Feature Stories

Diversity, Inclusion and Independent Medical Education

Apr 23, 2019

In our employee profile series, we highlight Astellas’ commitment to Diversity & Inclusion by exploring the personal stories of employees. In our fourth installment, we speak with Director Independent Medical Education Patty Jassak, who also served as chair of our women’s ERG for the past two years.

What do you do at Astellas?

I am currently the director of Independent Medical Education (IME). Our team provides grants to third parties to support medical education for a diverse range of healthcare professionals across all specialties. 

What experiences in healthcare led you to your role today?

Before coming to Astellas, I was a nurse working specifically with Acute Myeloid Leukemia (AML) patients. While I loved seeing the impact my work had on patients’ lives, it was often a very hard job. AML historically had a limited range of treatment options and the outcome was usually devastating to patients and their families.

Despite this, I became attached to the patients in my care and, even years after they passed away, I still kept in touch with their families. My child’s godmother is the wife of one of my former patients, in fact.

Why is diversity and inclusion important in your role?

To me, diversity and inclusion means that you’re giving everyone a chance to excel and to use their skills in the best way possible for their organization, their community, their family or themselves.

Diversity goes beyond characteristics like gender and race. I think of medical specialty as a form of diversity among healthcare professionals. When we evaluate outreach to various audiences, we always make sure that we are inclusive of a broad group of healthcare professionals not only from diverse cultural and ethnic backgrounds, but from a diverse group of specialties.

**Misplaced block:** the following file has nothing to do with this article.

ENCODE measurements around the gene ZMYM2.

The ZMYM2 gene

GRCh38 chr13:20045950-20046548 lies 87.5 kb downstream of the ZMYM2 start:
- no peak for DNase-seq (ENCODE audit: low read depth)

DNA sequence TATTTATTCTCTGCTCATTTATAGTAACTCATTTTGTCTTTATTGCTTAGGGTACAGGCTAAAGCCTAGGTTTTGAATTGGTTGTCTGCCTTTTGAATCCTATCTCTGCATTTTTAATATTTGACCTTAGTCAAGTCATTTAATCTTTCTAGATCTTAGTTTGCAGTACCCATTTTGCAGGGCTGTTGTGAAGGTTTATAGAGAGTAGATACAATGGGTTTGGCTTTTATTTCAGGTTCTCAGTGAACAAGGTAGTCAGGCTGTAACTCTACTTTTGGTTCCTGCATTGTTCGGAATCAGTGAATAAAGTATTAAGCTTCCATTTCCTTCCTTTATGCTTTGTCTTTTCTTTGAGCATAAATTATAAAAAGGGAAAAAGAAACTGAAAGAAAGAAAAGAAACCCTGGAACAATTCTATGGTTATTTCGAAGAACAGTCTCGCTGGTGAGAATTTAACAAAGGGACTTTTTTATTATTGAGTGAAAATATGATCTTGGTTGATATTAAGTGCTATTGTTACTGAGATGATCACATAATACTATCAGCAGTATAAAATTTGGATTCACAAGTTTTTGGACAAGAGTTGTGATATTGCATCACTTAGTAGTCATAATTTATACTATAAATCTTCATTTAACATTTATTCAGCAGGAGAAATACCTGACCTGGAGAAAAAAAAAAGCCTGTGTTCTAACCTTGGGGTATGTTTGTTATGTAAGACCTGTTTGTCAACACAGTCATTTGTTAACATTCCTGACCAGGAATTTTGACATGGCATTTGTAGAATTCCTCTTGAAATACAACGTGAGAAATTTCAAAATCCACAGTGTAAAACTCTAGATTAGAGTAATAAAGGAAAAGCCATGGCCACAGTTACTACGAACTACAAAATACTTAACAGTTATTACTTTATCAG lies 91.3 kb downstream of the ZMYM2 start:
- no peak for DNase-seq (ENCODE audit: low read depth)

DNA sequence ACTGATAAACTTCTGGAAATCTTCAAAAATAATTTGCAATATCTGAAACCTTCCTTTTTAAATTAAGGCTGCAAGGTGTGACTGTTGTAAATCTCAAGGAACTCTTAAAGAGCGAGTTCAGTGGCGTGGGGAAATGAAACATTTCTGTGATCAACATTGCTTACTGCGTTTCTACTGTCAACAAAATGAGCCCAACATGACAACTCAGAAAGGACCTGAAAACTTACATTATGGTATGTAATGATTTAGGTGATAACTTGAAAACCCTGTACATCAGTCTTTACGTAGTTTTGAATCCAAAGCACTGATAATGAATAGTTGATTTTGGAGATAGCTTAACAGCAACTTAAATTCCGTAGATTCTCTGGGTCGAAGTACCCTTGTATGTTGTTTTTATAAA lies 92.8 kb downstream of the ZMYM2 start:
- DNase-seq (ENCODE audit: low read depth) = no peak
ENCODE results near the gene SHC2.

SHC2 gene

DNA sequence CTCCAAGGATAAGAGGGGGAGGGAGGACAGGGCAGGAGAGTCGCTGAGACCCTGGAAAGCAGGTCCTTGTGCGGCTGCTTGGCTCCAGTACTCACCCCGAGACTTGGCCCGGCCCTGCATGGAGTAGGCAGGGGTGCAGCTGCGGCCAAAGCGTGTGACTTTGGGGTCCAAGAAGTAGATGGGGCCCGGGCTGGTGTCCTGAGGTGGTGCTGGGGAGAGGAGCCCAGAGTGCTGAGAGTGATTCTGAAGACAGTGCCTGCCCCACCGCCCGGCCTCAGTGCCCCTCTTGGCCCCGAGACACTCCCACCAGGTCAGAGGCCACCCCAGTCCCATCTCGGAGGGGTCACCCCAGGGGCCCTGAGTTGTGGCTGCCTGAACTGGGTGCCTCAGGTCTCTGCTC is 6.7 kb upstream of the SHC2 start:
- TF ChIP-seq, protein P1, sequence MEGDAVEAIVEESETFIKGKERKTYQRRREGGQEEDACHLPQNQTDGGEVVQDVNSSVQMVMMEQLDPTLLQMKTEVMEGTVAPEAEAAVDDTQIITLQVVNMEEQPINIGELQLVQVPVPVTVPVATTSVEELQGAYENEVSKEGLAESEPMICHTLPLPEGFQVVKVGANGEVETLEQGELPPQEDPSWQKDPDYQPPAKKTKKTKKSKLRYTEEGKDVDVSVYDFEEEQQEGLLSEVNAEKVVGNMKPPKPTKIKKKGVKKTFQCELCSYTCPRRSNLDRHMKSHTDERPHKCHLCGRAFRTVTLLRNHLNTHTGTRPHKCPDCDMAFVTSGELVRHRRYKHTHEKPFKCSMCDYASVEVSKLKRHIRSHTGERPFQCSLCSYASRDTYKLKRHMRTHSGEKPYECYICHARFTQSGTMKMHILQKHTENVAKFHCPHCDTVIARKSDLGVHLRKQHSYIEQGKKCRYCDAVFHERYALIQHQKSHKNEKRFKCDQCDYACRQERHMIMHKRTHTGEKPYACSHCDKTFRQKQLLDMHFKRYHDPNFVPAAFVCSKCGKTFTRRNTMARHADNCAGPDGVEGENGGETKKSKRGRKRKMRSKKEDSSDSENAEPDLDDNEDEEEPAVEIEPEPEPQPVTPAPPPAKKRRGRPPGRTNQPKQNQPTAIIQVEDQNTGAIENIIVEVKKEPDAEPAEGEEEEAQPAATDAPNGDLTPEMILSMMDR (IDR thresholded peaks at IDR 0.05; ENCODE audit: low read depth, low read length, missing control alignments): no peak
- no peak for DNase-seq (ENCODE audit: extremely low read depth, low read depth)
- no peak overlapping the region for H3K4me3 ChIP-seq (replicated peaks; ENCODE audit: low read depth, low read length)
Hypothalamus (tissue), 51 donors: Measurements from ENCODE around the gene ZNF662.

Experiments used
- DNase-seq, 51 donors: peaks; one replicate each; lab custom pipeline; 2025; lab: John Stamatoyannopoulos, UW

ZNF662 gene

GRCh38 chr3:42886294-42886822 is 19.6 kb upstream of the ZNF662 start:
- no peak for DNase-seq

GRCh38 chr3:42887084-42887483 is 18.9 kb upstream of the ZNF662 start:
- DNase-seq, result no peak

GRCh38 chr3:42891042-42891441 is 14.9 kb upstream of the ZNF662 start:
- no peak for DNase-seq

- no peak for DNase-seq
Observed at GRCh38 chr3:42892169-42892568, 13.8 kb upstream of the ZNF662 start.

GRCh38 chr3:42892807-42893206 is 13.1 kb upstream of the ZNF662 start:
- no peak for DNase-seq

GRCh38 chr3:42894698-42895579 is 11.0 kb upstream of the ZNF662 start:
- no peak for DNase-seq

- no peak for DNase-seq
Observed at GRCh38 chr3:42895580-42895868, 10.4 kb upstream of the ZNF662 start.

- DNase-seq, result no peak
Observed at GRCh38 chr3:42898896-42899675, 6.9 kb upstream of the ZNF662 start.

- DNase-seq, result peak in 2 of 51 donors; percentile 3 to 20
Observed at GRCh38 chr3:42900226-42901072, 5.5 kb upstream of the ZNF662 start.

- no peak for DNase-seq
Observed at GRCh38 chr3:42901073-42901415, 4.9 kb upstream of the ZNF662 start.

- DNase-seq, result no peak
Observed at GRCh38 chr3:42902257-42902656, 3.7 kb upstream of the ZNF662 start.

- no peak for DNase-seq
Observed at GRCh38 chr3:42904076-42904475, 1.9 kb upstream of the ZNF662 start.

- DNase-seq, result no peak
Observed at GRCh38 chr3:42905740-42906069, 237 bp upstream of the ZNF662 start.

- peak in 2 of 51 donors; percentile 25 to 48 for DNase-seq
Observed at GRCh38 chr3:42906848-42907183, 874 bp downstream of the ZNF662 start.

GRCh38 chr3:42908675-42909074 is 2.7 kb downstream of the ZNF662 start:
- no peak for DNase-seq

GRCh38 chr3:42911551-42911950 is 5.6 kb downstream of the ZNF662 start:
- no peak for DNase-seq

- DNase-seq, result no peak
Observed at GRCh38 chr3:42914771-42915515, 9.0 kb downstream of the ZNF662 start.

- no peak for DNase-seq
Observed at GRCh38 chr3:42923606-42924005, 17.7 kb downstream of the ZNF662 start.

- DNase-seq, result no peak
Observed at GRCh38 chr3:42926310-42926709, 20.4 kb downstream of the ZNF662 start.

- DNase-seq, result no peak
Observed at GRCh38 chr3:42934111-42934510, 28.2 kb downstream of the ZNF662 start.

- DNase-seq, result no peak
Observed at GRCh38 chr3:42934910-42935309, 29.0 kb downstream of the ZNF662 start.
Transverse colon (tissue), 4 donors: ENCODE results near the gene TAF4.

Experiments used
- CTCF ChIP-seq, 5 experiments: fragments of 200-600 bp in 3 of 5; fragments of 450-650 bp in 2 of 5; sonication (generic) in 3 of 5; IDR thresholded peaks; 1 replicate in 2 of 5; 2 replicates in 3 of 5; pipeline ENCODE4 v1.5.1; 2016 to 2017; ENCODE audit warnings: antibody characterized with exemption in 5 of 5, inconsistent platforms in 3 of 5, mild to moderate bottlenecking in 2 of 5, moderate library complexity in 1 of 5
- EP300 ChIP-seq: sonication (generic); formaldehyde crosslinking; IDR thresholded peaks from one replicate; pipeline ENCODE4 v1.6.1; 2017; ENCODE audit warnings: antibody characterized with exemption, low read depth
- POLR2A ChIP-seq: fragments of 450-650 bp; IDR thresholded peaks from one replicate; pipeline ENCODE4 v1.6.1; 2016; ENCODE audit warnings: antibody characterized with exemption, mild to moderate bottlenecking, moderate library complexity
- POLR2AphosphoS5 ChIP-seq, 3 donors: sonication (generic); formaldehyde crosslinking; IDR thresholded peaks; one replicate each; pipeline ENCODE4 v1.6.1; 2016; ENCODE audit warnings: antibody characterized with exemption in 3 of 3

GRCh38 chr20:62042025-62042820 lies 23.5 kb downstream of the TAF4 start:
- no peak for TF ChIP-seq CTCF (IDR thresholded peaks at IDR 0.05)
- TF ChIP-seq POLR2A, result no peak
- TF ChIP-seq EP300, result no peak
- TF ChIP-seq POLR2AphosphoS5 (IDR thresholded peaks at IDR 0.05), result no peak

Does your personal life inspire your involvement in our women’s ERG?

I truly believe that we, as women and parents, need to help each other—and teach our daughters and our granddaughters—to trust in themselves and help them understand what they are capable of. It’s this conviction that contributed to my decision to take an active role in our women’s ERG.

I have two daughters, one of whom adopted my granddaughter, Lana, last year. My daughter and her husband have an open adoption with Lana’s birth mother, and they work together to make the best decisions for her. I believe that my daughter’s trust in herself and her belief in always doing the right thing has helped make this arrangement a success.

Within our women’s ERG and beyond, it’s so important to continue to support other women in believing that they have it within themselves to overcome challenges of all varieties and to remind each other that all of us have the capability to reach our highest potential.